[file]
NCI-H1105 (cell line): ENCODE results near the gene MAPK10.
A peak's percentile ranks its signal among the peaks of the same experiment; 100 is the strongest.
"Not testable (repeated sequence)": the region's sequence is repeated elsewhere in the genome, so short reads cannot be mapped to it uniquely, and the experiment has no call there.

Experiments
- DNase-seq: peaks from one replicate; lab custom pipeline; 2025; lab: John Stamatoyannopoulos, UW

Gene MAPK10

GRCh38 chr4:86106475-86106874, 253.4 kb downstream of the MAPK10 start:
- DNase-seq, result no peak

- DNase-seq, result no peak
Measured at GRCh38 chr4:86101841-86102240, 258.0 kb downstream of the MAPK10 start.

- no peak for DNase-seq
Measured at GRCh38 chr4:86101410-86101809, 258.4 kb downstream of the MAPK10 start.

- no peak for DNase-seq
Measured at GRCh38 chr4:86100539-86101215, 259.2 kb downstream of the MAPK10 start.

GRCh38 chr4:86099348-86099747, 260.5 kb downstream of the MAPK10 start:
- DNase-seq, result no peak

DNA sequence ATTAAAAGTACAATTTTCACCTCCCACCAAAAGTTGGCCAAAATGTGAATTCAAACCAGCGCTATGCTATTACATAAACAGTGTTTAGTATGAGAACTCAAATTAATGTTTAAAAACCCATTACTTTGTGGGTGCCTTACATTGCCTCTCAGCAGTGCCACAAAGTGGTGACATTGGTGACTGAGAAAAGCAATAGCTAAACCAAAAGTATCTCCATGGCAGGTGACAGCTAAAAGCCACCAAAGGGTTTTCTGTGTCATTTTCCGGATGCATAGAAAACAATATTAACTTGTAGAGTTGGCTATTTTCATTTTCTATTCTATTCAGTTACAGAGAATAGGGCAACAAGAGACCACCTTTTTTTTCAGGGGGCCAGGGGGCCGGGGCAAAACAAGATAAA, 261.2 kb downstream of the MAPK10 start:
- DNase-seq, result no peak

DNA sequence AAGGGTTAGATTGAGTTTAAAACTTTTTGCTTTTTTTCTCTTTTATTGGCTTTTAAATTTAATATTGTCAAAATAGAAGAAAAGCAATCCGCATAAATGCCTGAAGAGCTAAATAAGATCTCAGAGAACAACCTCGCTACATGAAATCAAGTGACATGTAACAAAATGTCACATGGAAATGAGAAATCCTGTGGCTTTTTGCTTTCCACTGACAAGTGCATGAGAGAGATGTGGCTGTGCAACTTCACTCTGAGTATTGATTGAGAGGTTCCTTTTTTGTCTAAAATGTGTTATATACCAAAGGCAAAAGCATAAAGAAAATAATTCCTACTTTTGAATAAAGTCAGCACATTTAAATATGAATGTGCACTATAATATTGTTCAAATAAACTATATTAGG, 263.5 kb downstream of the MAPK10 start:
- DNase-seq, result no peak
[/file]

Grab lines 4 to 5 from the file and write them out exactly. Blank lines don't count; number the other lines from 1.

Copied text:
Experiments
- DNase-seq: peaks from one replicate; lab custom pipeline; 2025; lab: John Stamatoyannopoulos, UW